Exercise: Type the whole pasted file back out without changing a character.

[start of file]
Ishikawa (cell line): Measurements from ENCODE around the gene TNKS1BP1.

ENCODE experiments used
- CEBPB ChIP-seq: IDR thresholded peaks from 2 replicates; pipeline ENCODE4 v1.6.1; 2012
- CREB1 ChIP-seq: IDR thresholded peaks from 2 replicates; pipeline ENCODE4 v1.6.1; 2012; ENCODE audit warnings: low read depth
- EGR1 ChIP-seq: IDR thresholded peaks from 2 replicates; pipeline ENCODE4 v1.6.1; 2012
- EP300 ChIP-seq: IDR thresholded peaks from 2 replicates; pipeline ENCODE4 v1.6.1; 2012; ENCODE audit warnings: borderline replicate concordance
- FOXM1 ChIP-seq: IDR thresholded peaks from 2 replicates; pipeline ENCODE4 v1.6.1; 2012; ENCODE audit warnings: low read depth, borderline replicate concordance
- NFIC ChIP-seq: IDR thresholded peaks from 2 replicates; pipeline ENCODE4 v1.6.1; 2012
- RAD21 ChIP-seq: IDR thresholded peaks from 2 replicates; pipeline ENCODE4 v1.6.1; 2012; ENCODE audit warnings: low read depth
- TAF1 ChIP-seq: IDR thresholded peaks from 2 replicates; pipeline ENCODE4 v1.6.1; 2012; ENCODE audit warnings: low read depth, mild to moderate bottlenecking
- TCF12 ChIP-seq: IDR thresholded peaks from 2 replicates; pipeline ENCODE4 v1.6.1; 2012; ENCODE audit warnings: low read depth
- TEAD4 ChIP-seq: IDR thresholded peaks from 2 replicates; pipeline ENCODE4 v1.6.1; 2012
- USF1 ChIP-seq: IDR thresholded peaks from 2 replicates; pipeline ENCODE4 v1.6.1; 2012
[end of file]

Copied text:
Ishikawa (cell line): Measurements from ENCODE around the gene TNKS1BP1.

ENCODE experiments used
- CEBPB ChIP-seq: IDR thresholded peaks from 2 replicates; pipeline ENCODE4 v1.6.1; 2012
- CREB1 ChIP-seq: IDR thresholded peaks from 2 replicates; pipeline ENCODE4 v1.6.1; 2012; ENCODE audit warnings: low read depth
- EGR1 ChIP-seq: IDR thresholded peaks from 2 replicates; pipeline ENCODE4 v1.6.1; 2012
- EP300 ChIP-seq: IDR thresholded peaks from 2 replicates; pipeline ENCODE4 v1.6.1; 2012; ENCODE audit warnings: borderline replicate concordance
- FOXM1 ChIP-seq: IDR thresholded peaks from 2 replicates; pipeline ENCODE4 v1.6.1; 2012; ENCODE audit warnings: low read depth, borderline replicate concordance
- NFIC ChIP-seq: IDR thresholded peaks from 2 replicates; pipeline ENCODE4 v1.6.1; 2012
- RAD21 ChIP-seq: IDR thresholded peaks from 2 replicates; pipeline ENCODE4 v1.6.1; 2012; ENCODE audit warnings: low read depth
- TAF1 ChIP-seq: IDR thresholded peaks from 2 replicates; pipeline ENCODE4 v1.6.1; 2012; ENCODE audit warnings: low read depth, mild to moderate bottlenecking
- TCF12 ChIP-seq: IDR thresholded peaks from 2 replicates; pipeline ENCODE4 v1.6.1; 2012; ENCODE audit warnings: low read depth
- TEAD4 ChIP-seq: IDR thresholded peaks from 2 replicates; pipeline ENCODE4 v1.6.1; 2012
- USF1 ChIP-seq: IDR thresholded peaks from 2 replicates; pipeline ENCODE4 v1.6.1; 2012